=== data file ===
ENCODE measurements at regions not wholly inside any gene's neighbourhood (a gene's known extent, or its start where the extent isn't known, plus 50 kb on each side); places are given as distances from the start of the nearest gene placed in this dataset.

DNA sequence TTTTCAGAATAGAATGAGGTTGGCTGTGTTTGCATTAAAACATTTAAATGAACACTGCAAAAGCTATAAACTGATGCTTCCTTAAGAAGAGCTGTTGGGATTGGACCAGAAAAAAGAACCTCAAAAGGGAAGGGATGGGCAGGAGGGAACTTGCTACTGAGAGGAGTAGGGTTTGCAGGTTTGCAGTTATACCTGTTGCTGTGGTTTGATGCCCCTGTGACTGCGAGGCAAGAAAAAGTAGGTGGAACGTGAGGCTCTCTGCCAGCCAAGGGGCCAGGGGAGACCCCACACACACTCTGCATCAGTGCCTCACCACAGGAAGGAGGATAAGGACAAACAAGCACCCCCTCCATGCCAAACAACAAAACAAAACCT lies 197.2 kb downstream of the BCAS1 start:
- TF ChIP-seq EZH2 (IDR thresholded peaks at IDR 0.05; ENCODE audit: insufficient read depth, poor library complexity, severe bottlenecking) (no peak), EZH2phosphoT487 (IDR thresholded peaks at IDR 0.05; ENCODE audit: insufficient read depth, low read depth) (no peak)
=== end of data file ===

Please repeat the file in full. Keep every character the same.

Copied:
ENCODE measurements at regions not wholly inside any gene's neighbourhood (a gene's known extent, or its start where the extent isn't known, plus 50 kb on each side); places are given as distances from the start of the nearest gene placed in this dataset.

DNA sequence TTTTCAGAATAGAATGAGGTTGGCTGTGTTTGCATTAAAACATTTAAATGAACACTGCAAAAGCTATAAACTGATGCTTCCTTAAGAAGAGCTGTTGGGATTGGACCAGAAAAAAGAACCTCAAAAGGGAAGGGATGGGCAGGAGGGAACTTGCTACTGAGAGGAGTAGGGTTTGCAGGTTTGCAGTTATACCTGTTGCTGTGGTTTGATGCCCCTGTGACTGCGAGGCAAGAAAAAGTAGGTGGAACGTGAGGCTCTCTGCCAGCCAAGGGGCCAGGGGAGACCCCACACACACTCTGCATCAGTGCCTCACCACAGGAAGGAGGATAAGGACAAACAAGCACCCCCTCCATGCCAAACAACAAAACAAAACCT lies 197.2 kb downstream of the BCAS1 start:
- TF ChIP-seq EZH2 (IDR thresholded peaks at IDR 0.05; ENCODE audit: insufficient read depth, poor library complexity, severe bottlenecking) (no peak), EZH2phosphoT487 (IDR thresholded peaks at IDR 0.05; ENCODE audit: insufficient read depth, low read depth) (no peak)